Saturday, 8 October 2011


An overdue blog post on it!

A couple of  months ago I attended a visit to the Symington Corset collection at Snibston Discovery Centre in Coalville near Leicester. The trip was organised by Cathy Hay of  Foundations Revealed (a wonderful online subscription magazine on the study and creation of corsets and underwear).

(c) Leicestershire County Council Museums Service; Symington Collection

I've been talking about visiting this collection for years and years, and although I could've arranged something to go along myself it took an organised trip to get me moving instead of putting it off and off. The added value of what ends up being pretty much a conference of corsetmakers is hard to pass up. Spending time with people who don't glaze over when you get enthused about the intricacies of corsetry is a rare opportunity and it's good to see friends and make some new ones. Although many of us have communicated via the internet you never really get a proper impression of a person until you meet them face to face.

The collection is marvellous. It was preserved as a record of past styles (and also competitors designs) by the now closed local corset manufacturer, Symingtons. Over the years this archive grew into a sizeable collection which thankfully has been preserved by Leicestershire council.

We arrived at the Snibston Discovery Centre in Coalville to find a large fashion gallery with items from the 18th century to the present, both regular wear and couture, including a substantial underwear display. But  the real candy shop was a room filled with boxes of antique corsets gathered together for us to examine. I didn't count how many, but 40 or so must have been out for us to study as well as samplers of flossing, tools and boning samples. Unlike most museums we were free to handle the corsets, take notes and even pattern from them if we wished. We were all like the proverbial kids in the sweetie shop! Every option I've ever wanted to explore - plunge fronts, diagonal seaming, multiple lacing, heavy cording and much more - were all represented in the array before us.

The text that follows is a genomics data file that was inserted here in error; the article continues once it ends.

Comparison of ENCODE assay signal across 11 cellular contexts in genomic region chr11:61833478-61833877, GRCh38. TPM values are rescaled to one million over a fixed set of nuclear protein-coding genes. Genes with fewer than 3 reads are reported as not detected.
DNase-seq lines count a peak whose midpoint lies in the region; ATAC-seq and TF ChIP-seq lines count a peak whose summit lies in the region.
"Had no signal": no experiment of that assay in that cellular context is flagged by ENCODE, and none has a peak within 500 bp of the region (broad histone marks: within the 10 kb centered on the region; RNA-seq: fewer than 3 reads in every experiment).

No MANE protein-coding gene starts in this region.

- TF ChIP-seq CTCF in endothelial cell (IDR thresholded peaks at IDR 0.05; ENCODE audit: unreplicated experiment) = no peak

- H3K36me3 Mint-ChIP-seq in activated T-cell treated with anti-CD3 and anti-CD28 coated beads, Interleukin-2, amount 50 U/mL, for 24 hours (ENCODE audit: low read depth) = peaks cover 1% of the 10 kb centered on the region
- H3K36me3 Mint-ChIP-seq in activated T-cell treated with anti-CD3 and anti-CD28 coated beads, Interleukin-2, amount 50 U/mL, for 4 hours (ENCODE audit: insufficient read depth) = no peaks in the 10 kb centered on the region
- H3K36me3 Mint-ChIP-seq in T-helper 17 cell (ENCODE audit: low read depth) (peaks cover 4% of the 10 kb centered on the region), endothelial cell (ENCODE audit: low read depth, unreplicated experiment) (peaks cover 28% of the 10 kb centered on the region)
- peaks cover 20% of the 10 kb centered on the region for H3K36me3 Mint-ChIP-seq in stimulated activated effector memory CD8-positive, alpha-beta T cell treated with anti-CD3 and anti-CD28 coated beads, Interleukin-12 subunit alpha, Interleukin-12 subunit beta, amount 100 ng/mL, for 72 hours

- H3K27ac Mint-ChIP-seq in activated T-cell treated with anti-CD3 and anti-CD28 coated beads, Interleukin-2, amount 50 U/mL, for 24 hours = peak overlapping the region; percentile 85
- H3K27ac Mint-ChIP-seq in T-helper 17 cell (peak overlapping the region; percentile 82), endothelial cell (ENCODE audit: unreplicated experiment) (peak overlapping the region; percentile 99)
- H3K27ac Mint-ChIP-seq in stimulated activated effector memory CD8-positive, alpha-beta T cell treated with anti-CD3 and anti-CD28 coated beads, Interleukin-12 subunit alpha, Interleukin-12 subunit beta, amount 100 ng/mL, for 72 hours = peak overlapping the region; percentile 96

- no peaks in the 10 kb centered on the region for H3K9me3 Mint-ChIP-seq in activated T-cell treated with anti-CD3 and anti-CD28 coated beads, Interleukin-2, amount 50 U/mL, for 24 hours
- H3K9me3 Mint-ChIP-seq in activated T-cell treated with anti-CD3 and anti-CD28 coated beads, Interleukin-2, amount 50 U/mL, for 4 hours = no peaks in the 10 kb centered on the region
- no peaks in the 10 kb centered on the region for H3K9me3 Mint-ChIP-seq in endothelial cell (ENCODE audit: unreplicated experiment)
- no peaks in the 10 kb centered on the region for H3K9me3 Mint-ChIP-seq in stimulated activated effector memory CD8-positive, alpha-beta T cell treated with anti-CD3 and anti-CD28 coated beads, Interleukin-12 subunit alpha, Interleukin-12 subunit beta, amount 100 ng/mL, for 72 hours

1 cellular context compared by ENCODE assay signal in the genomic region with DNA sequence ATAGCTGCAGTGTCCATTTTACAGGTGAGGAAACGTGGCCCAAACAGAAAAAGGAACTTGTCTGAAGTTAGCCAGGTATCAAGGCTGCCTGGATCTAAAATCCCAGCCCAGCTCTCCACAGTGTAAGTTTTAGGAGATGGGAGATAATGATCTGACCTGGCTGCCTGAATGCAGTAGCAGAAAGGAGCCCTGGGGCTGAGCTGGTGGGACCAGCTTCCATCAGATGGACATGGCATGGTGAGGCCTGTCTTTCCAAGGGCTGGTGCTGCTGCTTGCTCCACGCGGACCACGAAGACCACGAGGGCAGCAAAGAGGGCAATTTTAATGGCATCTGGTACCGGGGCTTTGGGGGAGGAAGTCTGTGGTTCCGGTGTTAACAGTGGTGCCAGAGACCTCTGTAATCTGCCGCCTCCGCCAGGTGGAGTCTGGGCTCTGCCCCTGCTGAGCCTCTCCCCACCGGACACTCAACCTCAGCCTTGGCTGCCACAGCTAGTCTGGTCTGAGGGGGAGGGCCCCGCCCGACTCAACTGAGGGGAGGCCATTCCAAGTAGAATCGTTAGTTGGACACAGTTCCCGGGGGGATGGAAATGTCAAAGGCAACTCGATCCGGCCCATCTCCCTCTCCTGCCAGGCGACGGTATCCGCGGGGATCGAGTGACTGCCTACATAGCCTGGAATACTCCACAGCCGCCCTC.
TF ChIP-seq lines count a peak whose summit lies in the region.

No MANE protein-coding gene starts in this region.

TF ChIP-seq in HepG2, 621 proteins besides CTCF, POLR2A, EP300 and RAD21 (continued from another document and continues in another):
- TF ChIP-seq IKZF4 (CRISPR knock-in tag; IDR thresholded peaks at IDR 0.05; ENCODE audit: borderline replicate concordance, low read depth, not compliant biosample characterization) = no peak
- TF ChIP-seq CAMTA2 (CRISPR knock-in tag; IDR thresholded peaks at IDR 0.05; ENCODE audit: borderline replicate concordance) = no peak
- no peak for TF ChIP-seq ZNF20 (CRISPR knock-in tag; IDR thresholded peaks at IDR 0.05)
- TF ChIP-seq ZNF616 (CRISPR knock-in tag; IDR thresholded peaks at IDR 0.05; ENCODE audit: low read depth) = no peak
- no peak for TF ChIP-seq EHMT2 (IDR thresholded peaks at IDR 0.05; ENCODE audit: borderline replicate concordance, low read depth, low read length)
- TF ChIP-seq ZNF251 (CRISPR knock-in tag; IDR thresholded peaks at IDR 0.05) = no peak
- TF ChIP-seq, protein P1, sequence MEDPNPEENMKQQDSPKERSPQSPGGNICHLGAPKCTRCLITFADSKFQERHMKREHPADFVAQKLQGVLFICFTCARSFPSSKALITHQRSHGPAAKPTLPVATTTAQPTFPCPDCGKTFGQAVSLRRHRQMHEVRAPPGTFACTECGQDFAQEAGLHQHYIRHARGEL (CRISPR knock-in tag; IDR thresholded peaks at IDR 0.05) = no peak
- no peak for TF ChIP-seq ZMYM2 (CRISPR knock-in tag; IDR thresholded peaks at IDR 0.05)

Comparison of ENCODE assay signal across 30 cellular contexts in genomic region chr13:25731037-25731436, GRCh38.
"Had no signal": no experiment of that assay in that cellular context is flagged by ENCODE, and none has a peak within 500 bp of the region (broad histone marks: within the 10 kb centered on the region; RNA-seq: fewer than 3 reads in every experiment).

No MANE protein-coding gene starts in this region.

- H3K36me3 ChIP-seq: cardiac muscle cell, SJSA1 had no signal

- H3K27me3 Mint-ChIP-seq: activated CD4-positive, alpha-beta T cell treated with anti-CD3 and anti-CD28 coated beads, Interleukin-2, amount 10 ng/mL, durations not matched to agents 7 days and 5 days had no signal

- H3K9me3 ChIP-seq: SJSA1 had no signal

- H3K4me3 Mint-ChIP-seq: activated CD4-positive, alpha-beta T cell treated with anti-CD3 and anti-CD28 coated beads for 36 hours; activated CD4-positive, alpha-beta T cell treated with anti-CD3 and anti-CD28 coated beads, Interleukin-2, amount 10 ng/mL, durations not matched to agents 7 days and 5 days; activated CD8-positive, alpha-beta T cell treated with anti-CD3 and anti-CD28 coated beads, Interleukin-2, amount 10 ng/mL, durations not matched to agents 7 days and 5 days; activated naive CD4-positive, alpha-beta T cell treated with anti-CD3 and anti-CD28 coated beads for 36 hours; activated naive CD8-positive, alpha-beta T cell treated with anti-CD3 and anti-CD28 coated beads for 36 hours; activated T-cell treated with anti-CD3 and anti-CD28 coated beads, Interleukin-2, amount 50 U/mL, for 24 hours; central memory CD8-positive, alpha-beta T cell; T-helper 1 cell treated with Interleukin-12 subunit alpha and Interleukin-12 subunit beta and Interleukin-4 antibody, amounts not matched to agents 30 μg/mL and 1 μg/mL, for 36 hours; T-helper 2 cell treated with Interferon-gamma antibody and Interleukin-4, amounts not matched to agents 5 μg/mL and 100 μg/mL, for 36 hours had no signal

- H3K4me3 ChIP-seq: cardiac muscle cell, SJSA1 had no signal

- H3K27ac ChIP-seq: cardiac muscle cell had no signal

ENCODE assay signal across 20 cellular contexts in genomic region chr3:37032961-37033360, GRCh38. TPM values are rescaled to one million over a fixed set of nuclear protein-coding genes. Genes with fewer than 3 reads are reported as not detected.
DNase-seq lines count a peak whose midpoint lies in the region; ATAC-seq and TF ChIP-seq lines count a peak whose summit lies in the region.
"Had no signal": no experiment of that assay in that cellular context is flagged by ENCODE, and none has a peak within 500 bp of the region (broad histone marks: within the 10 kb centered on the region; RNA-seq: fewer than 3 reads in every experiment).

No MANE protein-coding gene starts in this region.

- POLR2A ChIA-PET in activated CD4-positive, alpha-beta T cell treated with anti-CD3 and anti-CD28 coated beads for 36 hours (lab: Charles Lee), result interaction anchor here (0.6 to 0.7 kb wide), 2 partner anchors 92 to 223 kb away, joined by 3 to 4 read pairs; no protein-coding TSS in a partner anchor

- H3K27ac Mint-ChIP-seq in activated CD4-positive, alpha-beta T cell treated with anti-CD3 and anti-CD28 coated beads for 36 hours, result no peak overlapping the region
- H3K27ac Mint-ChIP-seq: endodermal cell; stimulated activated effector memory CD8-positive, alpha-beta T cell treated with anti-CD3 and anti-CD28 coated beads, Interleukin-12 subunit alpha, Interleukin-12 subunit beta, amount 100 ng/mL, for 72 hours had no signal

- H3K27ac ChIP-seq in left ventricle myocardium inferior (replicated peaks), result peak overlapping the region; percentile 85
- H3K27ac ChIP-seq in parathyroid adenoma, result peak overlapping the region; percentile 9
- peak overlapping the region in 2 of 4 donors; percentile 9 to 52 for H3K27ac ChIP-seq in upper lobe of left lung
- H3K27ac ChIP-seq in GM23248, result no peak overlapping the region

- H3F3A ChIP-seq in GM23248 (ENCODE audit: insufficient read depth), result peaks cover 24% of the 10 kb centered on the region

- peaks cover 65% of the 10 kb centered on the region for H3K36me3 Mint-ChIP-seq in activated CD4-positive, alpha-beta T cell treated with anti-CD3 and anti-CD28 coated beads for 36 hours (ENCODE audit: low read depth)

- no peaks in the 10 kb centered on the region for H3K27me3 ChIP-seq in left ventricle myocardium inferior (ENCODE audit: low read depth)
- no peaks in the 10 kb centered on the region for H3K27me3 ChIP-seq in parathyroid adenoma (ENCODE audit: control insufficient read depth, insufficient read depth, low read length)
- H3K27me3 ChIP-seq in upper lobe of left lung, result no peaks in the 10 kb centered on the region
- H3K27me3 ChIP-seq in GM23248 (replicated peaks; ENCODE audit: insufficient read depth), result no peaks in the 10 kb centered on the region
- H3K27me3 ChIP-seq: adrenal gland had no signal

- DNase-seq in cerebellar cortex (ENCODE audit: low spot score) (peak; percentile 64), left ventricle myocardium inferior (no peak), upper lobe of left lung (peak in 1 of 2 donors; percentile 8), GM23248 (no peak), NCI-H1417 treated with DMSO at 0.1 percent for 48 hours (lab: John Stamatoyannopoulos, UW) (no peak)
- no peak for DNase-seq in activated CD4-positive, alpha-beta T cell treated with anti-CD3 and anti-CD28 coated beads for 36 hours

(c) Leicestershire County Council Museums Service; Symington Collection

(c) Leicestershire County Council Museums Service; Symington Collection

Myths exploded: There is a long-held misconception that a good corset should be a heavy, thick corset. I've been ranting on for years that this is untrue, and I offer a single-layer corset with a fine lining as one of my standard, and most popular styles. However there were corsets in the collection which were of a lighter weight than any modern corset. One in particular intended for tropical wear which was made from a fairly fine cotton. Actually, the variations of designs intended for warmer climates was one of the most interesting themes. Several ventilated corsets were there to see, as well as an example with removable bones. This is something that interests me personally as my great grandmother travelled to South America with her family in the early years of the 20th century and must have been faced with these very issues. Making a personal association makes things much more real I think.

(c) Leicestershire County Council Museums Service; Symington Collection

(c) Leicestershire County Council Museums Service; Symington Collection

All in all it was a fascinating reminder that there are many ways to make a corset and that modern corsetmakers are only scratching the surface of the possibilities. The amount of innovation and imagination shown in these antiques as manufacturers sought to find answers to the problems of everyday corset-wearers is just astounding. We have a long way to go to reach the level of achievement of these designers, and although we can't replicate some of the machines and tools they had then, we can strive to match their creativity.

For anyone in the area or passing through I'd recommend a visit to Snibston Discovery Centre to see the Fashion Gallery. That alone is worth stopping by as the display is very impressive.

1 comment:

  1. This comment has been removed by the author.